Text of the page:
To give the widest possible picture of the design field, the queen was taken through a wide range of design disciplines and themes at Strijp-S. The tour started in Klokgebouw where, upon entering, she was given an explanation of the DDW theme ‘Picture This’ and the various programme lines. Designer Bram de Vos explained his project ‘How does the ideal 10HA of productive landscape look like?’. From green for outdoors, they moved on to green for indoors. Jana Flohr of design studio House of Thol showed the project ‘Designing for a green everyday’. Beautiful and smart solutions for everyday use, such as a fruit and vegetable dish that prevents food waste. Romaike Slikker, one of the designers behind WasteBase, talked about their digital platform that contributes to a circular economy by turning industrial residues into valuable, sustainable products for potential (smaller) customers. Yi Design showed a special collaboration of beautiful lighting with award-winning Italian designer Martin Oberhauser of Studio Oberhauser. The tour continued past Secrid’s exhibition, which featured innovative projects such as Climafibre and Solarix.
Besides smart solutions and prototypes, there was also room for the special collaboration of several major furniture manufacturers; Future Factory Furniture. A joint presentation initiated by DDW in which the manufacturers show how they can join forces towards making society more sustainable. From the somewhat more established, they moved on to young talent, namely the Class of 2023 exhibition, which featured graduates of Utrecht School of the Arts and AALTO University, where designer Markus Holste talked about the project Fold, origami-like figures as a sustainable alternative to traditional packaging material.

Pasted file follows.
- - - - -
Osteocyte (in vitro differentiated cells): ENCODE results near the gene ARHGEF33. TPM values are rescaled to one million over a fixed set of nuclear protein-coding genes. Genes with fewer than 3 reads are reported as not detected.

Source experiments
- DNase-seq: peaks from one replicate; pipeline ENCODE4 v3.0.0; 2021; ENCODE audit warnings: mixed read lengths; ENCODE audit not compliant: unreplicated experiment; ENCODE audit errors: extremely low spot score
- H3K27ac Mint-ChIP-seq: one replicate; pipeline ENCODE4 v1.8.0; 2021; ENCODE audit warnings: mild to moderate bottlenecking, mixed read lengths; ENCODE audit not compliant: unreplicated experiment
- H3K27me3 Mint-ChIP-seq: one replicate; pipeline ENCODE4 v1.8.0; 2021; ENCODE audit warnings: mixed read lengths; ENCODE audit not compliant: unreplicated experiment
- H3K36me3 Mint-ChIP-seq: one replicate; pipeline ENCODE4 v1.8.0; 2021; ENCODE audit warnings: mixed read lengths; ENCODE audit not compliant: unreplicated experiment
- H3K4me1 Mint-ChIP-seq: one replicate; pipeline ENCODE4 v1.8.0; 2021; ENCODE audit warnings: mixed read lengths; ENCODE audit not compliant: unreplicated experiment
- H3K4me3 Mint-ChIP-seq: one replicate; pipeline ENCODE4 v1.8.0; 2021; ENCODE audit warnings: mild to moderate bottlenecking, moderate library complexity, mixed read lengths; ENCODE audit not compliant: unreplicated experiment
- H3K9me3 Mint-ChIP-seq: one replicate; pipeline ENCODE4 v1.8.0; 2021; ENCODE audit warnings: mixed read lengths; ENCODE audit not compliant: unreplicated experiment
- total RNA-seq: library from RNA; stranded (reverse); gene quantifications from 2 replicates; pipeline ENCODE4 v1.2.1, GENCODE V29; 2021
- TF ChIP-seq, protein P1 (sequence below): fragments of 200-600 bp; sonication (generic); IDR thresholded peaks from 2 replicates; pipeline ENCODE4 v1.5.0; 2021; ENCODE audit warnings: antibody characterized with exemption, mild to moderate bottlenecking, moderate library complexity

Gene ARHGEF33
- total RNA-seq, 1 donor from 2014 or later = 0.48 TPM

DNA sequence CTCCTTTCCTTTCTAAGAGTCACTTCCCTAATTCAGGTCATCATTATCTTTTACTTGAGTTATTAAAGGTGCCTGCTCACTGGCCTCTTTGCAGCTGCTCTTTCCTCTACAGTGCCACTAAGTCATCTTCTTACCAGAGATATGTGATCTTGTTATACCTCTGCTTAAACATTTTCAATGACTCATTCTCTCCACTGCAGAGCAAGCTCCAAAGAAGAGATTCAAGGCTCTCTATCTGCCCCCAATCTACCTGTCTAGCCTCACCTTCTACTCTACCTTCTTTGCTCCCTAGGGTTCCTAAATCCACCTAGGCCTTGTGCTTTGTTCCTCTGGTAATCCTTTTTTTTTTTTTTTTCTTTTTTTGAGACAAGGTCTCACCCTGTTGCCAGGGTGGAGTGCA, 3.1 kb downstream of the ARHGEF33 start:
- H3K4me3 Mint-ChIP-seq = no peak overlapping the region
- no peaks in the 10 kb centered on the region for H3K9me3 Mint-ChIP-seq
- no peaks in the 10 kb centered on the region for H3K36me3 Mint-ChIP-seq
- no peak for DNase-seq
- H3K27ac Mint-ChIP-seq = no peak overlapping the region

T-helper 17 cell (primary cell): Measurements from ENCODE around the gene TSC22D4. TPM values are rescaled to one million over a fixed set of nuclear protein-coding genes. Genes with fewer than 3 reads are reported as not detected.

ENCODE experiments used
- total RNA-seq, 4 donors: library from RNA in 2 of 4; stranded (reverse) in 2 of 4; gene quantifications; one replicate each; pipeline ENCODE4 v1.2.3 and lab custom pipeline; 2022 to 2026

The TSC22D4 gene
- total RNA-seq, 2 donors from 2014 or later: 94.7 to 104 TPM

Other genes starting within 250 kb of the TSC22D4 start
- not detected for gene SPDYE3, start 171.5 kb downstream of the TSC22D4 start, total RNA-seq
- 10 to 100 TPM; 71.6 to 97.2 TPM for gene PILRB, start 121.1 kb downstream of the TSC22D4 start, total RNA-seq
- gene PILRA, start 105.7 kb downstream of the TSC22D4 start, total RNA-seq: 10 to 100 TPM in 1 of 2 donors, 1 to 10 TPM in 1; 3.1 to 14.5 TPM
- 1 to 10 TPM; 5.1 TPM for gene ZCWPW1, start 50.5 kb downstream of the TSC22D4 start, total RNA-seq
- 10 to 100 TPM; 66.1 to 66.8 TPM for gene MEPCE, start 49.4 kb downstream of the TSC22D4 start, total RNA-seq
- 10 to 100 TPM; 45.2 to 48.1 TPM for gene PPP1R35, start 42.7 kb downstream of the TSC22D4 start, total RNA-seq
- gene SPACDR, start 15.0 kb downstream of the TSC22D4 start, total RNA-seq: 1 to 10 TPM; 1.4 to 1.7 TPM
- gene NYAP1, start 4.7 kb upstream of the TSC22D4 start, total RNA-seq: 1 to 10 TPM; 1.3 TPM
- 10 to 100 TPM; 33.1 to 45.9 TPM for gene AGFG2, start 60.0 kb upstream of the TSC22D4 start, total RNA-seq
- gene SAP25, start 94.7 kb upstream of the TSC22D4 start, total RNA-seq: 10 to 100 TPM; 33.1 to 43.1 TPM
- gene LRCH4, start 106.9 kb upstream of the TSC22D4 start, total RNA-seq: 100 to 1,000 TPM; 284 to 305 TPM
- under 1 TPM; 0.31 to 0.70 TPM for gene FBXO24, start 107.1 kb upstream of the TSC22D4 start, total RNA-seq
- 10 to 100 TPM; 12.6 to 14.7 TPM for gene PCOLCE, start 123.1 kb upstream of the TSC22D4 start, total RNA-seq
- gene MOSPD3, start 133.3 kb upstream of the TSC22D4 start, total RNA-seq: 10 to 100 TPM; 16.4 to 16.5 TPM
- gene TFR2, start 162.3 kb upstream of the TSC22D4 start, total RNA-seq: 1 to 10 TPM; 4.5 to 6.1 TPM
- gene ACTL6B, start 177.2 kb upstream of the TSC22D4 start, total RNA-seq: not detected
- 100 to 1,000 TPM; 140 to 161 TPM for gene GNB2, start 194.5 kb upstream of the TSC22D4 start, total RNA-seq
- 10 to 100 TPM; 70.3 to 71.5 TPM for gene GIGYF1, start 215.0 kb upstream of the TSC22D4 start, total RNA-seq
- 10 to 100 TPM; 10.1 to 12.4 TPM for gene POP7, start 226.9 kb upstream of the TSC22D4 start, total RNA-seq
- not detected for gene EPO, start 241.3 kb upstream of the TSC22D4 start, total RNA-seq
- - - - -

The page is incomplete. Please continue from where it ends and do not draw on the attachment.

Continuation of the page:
The exhibition GIO, an acronym for Good Industrial Design, featured three different projects that showed how industrial design can contribute to a better, more social and healthier world. But technical design was also highlighted in the overarching exhibition ‘Drivers of Change’ from Eindhoven University of Technology. Consider, for example, a smart GPS backpack for rats that allows them to save human lives by tracing bodies under rubble.
From Klokgebouw, the tour continued across Ketelhuisplein. Here, designer Bouke Bruins of De Reuringdienst talked about the social design project ‘Opiniepaal’, a project centred on citizen participation. Bouke, in collaboration with Province of Noort-Brabant, developed a talking post that collects the unsalted opinions of citizens. Spoken word is converted into usable data through AI; a low-threshold citizen referendum, as it were.
At the Embassy of Circular & Biobased Building, designers Pascal Leboucq (Biobased Creations) and Margreet van Uffelen (Omlab) took the queen on a tour of newly developed materials and applications that contribute to a regenerative and liveable city.
Both the designers and the queen were visibly inspired and enthused by the visit. It was an extensive programme in which many designers had the opportunity to share their ideas. Besides these projects at Strijp-S, there is of course much more to see at DDW23. In fact, there are nine other ‘design areas’ where talented national and international designers show their work. You can visit DDW until Sunday 29 October.